Dimension of the input of a Neural Network built with sequential


I have built a NN like this

class Net(nn.Module):
    def __init__(self):
        super(Net, self).__init__()
        self.fc = nn.Sequential(
            nn.Linear(1, 10),
            nn.Linear(10, 1),

    def forward(self, x):
        out = self.fc(x)
        return out

to call the forward, I do

x=torch.tensor(np.array([1, 2, 3]), dtype=torch.float)

since the neuron dimension in the module is 1x10 (please correct me if I am wrong), I use .view to reshape my data, now I have seen two examples,

one is

outputs=net(x.view(-1, 1))

another is

outputs=net(x.view(-1, 1, 1))

They seem to work fine

But I am confused, why they work both, can anyone help me?

When using nn.Linear, the last dimension of your input has to match the first dimension of your linear layer.

This means that it does not matter how many dimensions there are before, and how big/small they are, the last one has to be equal to in_features from your nn.Linear.

In your example in_features=1. This means that any tensor with 1 in the last dimension will work.

# Example
in_features = 1
out_features = 10

linear = torch.nn.Linear(in_features, out_features)

inp = torch.rand(1, 2, 3, 4, in_features)
output = linear(inp)

# Output
# torch.Size([1, 2, 3, 4, 10])

You can play with this. You can change how many dimensions inp has. You can also change how big in_features is. The important thing is that it is the same value in the LAST dim for inp and FIRST for nn.Linear.

Hope this helps :smile:

(If you want to know why, it is because it is performing a matrix multiplication, therefore the inner dims must match. There is more information on the docs)

Thank you, I found that influences the training results. If I use outputs=net(x.view(-1, 1)), the result is
If I use outputs=net(x.view(-1, 1, 1 )), the result is
(20220516132715 — ImgBB)

Sorry I can only upload one picture, so I put it online

Do you know why?

We can take a look at a little example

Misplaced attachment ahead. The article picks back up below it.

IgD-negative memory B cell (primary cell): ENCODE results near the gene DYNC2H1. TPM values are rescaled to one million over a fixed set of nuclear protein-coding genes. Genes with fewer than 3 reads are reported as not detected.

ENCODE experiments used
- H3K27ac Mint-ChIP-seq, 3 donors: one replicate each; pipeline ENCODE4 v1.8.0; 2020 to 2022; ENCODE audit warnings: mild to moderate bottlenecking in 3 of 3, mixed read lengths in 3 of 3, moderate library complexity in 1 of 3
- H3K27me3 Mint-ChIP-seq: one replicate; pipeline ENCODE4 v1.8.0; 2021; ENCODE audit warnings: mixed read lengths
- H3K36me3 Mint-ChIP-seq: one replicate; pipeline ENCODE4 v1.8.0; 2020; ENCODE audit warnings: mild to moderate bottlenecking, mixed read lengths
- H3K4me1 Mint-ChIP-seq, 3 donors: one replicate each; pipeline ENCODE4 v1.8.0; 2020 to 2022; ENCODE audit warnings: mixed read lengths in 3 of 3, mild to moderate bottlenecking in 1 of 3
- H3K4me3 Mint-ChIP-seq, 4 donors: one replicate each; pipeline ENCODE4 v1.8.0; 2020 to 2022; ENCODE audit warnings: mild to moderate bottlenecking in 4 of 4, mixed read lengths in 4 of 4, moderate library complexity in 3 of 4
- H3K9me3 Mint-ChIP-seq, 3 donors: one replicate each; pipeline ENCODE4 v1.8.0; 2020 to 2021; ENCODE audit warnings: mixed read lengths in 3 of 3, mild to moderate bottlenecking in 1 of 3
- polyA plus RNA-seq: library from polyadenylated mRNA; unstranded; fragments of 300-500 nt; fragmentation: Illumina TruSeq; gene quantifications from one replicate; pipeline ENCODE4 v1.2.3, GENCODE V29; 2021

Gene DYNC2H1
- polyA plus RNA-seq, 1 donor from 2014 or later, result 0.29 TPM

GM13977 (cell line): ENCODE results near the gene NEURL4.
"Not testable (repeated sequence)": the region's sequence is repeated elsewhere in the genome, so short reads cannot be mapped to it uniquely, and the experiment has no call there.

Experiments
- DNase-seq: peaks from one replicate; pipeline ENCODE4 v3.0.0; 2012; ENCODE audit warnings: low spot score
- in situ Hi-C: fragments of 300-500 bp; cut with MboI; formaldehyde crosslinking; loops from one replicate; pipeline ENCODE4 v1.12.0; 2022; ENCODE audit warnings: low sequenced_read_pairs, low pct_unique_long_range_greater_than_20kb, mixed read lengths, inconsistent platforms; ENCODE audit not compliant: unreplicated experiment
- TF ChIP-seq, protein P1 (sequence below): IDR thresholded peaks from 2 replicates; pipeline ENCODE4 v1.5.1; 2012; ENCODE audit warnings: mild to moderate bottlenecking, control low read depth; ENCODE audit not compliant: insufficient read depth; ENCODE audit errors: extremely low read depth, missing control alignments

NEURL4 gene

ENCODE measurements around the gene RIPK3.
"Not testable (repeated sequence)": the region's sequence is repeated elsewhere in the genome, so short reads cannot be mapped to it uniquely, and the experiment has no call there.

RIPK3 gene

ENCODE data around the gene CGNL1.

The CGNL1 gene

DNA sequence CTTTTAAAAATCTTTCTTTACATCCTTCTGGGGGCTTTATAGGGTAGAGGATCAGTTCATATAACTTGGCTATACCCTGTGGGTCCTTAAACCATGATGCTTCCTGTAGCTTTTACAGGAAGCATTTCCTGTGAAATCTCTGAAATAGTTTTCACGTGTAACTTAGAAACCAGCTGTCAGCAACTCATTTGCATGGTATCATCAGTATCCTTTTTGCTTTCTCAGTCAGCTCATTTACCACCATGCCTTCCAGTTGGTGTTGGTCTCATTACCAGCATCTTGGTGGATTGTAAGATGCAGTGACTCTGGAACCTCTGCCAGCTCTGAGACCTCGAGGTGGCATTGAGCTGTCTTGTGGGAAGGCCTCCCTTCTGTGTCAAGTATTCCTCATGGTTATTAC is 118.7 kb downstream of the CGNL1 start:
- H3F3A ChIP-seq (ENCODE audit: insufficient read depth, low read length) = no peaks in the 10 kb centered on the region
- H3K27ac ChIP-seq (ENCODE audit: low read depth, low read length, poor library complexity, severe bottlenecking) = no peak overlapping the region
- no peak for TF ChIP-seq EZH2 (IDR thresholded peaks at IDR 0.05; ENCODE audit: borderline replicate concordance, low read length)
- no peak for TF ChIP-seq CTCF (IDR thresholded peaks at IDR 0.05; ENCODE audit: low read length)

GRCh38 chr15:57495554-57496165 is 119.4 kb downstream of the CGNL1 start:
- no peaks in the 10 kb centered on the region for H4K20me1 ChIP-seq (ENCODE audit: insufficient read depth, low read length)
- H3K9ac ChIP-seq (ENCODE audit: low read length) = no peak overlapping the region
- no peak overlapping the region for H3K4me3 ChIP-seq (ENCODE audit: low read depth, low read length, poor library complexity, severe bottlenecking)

a = torch.rand(3, 2)

If we print a we get something like this

# tensor([[0.9699, 0.6693],
#         [0.1688, 0.0404],
#         [0.7409, 0.6294]])

If we print it like this, it will just flatten the tensor into a one dimensional vector.

# tensor([0.9699, 0.6693, 0.1688, 0.0404, 0.7409, 0.6294])

If we now use the first of your options, we see that we gained a dimension. Now, each value is inside its own vector.

print(a.view(-1, 1))
# tensor([[0.9699],
#         [0.6693],
#         [0.1688],
#         [0.0404],
#         [0.7409],
#         [0.6294]])

If we now do your second option we gain another dimension. The values are further isolated.

print(a.view(-1, 1, 1))
#        [[0.6693]],
#        [[0.1688]],
#        [[0.0404]],
#        [[0.7409]],
#        [[0.6294]]])

However, the values are always the same.

You are then feeding these values to a nn.Linear layer that might look like this.

But as we mentioned, the input values remain the same. We only added more “isolation” to the values, but they are both of the size 1. So, the same inputs are going to the same network.

So, my guess for this particular case is that this should not play that much of a role. It would be more significant if you played with the input size of your linear layer (which should match the last dimension of your input).

In order to be sure that one view performs better than the other you could take two different approaches.

  • Deterministic approach: You can make sure that all of the random variables have the same seed when trying both approaches to see if there is really a difference in training.
    Here you can read more about it. For this simple approach I think it would be enough to set torch.manual_seed(0) before creating your net. This way the weights of your linear layer are the same for both cases.

  • Many repetitions: You could also just try a bunch of times with both views and see if you get significantly better results with one than with the other.

If the results do show that one view is better than the other, then I do not know what might be happening.

Please let me know what you find out.

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